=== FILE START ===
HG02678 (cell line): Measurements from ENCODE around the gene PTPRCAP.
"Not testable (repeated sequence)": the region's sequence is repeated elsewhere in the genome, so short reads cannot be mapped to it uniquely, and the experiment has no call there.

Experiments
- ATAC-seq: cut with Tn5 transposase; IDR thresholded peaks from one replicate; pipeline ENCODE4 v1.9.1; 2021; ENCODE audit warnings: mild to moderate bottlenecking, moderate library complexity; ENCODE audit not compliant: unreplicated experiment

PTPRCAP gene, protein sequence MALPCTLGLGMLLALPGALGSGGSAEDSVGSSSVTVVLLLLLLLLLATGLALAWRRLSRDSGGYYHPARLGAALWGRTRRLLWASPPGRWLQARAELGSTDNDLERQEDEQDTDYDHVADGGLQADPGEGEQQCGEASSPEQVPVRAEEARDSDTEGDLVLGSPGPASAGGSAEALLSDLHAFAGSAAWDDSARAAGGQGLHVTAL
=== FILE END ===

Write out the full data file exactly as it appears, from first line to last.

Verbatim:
HG02678 (cell line): Measurements from ENCODE around the gene PTPRCAP.
"Not testable (repeated sequence)": the region's sequence is repeated elsewhere in the genome, so short reads cannot be mapped to it uniquely, and the experiment has no call there.

Experiments
- ATAC-seq: cut with Tn5 transposase; IDR thresholded peaks from one replicate; pipeline ENCODE4 v1.9.1; 2021; ENCODE audit warnings: mild to moderate bottlenecking, moderate library complexity; ENCODE audit not compliant: unreplicated experiment

PTPRCAP gene, protein sequence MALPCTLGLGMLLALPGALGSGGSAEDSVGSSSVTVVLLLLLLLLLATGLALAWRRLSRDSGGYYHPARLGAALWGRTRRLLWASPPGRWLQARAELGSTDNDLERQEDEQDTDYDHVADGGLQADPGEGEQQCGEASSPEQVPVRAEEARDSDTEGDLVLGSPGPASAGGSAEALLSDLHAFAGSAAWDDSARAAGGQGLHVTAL